But some downtown business leaders and residents have been more concerned about the potential for violent protests accompanying the summits. The left-wing magazine Adbusters, which helped inspire the Occupy movement, recently put out a call for 50,000 protesters to flock to Chicago during May. The prospect of huge demonstrations and tight security have prompted the cancellation of everything from high school proms to arts events.
Summit organizers on Monday offered no explanation as to why the G-8 meetings had been moved, but rather focused on the remaining task at hand.
"We are honored to be the first major American city to host a NATO summit and look forward to showcasing Chicago to the world," said Lori Healey, Executive Director for the Chicago Host Committee that's planning the summits. "Hosting the NATO Summit is a fantastic opportunity to shine a spotlight on Chicago as a global city and an unparalleled destination for travel, tourism, and business.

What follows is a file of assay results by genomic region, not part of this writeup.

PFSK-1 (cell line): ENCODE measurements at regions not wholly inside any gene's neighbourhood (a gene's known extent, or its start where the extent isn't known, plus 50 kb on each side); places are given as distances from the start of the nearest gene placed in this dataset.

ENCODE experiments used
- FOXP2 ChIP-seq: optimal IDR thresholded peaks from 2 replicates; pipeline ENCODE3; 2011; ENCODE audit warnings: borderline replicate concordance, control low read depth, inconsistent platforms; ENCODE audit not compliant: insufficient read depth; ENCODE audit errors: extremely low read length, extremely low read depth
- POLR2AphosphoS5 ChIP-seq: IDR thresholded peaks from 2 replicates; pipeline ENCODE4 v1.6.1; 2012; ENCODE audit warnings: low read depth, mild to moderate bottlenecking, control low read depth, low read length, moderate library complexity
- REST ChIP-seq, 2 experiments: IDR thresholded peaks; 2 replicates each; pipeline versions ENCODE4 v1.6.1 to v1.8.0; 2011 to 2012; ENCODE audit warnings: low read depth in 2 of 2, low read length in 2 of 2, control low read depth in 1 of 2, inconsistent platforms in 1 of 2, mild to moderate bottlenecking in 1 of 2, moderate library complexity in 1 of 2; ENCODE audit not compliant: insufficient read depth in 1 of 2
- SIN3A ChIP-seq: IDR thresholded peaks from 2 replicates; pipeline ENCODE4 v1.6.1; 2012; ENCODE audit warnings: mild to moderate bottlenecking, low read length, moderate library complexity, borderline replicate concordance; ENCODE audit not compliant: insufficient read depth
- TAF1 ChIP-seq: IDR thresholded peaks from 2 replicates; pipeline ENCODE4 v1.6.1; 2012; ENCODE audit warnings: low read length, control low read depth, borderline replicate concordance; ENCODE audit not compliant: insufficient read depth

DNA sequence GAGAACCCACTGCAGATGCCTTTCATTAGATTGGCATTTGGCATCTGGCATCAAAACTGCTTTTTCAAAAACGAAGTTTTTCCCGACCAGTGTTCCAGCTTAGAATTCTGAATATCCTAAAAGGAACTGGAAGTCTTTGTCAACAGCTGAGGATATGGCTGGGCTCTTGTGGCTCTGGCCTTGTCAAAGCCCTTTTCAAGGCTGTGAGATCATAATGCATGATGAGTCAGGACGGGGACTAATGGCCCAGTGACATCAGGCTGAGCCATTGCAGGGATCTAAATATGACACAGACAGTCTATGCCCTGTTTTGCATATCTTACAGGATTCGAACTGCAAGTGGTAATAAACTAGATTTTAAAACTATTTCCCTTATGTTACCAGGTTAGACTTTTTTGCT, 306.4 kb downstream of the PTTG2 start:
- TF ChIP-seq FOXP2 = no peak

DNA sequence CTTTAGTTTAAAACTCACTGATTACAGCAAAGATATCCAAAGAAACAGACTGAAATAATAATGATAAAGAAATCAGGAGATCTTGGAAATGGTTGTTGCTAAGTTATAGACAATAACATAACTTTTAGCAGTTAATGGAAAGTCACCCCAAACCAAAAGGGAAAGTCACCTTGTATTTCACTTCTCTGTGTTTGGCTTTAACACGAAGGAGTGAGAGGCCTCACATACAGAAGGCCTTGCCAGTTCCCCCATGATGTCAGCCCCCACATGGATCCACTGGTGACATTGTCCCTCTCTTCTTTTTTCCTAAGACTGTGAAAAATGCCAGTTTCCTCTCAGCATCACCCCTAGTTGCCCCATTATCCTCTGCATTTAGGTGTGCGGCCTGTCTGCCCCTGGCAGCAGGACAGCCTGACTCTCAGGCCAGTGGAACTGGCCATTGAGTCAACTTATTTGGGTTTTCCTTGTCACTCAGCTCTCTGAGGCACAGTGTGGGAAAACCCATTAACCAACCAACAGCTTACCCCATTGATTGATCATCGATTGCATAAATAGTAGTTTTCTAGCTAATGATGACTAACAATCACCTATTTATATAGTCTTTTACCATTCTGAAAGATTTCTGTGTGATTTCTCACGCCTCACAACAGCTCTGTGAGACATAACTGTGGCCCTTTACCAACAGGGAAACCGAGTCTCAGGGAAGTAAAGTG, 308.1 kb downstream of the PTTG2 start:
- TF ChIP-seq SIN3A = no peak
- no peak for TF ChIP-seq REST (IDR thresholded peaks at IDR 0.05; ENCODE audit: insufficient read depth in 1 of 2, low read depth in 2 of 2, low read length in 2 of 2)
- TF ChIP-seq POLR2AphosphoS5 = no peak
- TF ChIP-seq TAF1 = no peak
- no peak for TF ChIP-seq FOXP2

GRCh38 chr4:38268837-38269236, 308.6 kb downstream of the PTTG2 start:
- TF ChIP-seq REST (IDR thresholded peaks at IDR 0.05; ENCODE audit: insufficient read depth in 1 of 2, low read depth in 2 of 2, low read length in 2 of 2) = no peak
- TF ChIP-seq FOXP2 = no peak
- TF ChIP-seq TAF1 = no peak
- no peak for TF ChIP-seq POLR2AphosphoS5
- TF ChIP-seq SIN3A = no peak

Governor Pat Quinn's proposed budget cuts to the Illinois Department of Natural Resources are so severe, the agency's chief of staff says it's on the brink of closing.
Jay Curtis says in the past decade the department's budget shrunk from $106 million dollars to $45 million. And Curtis says in that ten years the agency has lost over half its employees.
"It's hard to operate an agency when that happens," he said. "We're one of the broadest in scope of all agencies in the state. We affect people's lives everywhere in the state. We own property and we have a presence in every county in the state."
Quinn wants to reduce D-N-R's budget this year by 13.5 percent. The agency will stop producing is monthly magazine, "Outdoor Illinois."
But Director Marc Miller has promised that parks will not be closed.
At least one legislator is suggesting fees to enter state parks as another way to supplement the department's shrinking budget.